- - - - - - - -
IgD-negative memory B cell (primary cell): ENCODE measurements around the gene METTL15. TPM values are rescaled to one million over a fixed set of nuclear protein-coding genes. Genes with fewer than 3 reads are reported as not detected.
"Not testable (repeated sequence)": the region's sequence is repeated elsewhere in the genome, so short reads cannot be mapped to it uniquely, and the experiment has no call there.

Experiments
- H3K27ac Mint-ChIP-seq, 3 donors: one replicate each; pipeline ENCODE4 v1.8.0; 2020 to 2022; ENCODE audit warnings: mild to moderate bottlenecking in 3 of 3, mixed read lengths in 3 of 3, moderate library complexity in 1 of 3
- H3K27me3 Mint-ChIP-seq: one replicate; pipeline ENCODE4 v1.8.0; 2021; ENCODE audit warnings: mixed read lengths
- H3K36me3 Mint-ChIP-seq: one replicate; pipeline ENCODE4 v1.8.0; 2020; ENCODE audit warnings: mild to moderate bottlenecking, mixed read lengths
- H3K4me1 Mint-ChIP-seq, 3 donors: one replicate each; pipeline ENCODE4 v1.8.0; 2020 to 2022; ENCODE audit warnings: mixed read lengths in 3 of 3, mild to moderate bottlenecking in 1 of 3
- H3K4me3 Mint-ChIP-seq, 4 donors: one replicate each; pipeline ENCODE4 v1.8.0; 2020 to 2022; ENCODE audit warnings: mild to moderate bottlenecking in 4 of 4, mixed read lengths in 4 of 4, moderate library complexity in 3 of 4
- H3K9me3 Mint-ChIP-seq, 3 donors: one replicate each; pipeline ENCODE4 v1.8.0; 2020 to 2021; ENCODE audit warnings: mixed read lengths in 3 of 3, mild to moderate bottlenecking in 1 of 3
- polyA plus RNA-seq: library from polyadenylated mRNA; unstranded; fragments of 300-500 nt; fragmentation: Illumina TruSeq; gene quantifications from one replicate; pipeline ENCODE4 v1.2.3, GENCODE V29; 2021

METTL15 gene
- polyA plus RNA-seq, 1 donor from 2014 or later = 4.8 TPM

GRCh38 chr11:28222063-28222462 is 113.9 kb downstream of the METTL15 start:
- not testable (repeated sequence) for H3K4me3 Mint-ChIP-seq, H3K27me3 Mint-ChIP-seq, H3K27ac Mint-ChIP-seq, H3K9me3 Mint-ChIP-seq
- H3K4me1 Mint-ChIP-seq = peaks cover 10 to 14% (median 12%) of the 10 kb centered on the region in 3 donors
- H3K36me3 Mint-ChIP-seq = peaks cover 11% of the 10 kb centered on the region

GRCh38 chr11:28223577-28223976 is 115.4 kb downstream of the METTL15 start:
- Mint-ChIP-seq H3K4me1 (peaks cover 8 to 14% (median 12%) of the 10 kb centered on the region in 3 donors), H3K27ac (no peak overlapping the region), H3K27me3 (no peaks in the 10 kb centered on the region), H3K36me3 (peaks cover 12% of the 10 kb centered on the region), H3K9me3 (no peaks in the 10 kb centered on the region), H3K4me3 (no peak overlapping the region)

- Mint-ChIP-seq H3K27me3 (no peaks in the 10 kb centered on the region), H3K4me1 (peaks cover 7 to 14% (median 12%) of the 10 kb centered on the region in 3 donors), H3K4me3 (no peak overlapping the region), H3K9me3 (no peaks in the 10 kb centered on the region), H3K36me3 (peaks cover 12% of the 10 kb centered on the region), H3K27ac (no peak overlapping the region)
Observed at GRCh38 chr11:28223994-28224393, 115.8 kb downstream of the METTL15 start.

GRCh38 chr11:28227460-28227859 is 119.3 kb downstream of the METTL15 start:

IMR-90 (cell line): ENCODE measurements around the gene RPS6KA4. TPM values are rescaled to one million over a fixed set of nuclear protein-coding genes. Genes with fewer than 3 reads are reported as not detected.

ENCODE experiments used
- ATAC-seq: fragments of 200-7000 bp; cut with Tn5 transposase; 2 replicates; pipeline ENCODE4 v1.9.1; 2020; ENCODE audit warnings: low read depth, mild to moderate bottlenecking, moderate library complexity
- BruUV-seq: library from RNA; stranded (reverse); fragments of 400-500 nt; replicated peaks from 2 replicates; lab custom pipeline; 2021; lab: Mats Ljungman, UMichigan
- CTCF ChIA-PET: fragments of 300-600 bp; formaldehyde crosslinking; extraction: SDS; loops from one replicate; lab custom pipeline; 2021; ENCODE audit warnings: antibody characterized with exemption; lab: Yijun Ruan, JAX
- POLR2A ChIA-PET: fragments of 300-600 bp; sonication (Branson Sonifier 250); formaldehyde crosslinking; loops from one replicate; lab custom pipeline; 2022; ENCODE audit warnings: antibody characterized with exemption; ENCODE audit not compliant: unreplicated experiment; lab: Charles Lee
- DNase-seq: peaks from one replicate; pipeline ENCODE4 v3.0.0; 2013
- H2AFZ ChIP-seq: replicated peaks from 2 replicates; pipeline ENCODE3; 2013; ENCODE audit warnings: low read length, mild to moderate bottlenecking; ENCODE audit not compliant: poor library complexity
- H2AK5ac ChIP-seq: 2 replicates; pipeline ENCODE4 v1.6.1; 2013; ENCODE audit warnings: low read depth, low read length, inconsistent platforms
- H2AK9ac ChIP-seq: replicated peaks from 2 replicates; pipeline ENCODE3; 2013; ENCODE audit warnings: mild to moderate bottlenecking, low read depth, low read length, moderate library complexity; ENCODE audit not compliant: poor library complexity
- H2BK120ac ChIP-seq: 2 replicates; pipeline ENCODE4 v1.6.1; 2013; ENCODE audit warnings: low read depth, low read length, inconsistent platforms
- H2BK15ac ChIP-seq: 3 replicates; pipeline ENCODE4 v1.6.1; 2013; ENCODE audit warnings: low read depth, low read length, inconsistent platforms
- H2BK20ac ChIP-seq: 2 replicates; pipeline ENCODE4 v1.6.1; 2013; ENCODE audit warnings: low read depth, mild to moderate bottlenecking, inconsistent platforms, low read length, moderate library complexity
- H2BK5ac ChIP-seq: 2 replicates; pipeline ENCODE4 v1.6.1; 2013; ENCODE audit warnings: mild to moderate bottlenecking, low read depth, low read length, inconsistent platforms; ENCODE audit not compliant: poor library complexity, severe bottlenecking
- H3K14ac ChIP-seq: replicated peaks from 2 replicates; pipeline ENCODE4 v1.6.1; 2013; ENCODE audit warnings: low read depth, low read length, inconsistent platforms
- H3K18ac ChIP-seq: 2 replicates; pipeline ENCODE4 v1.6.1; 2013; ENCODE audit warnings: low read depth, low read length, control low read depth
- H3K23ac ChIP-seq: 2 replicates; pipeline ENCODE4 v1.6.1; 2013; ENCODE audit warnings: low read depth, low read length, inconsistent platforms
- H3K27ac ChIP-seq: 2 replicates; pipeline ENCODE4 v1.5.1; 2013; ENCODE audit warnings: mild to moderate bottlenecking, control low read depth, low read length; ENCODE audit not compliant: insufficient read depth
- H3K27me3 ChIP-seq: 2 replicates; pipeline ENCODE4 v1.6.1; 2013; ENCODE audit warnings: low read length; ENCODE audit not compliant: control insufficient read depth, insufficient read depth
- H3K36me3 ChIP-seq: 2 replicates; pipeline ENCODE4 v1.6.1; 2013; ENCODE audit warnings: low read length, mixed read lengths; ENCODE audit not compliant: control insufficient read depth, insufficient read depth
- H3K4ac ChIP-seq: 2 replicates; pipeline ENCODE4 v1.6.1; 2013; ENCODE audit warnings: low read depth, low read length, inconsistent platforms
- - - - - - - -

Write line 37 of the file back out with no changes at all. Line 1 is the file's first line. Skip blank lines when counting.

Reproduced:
- H3K18ac ChIP-seq: 2 replicates; pipeline ENCODE4 v1.6.1; 2013; ENCODE audit warnings: low read depth, low read length, control low read depth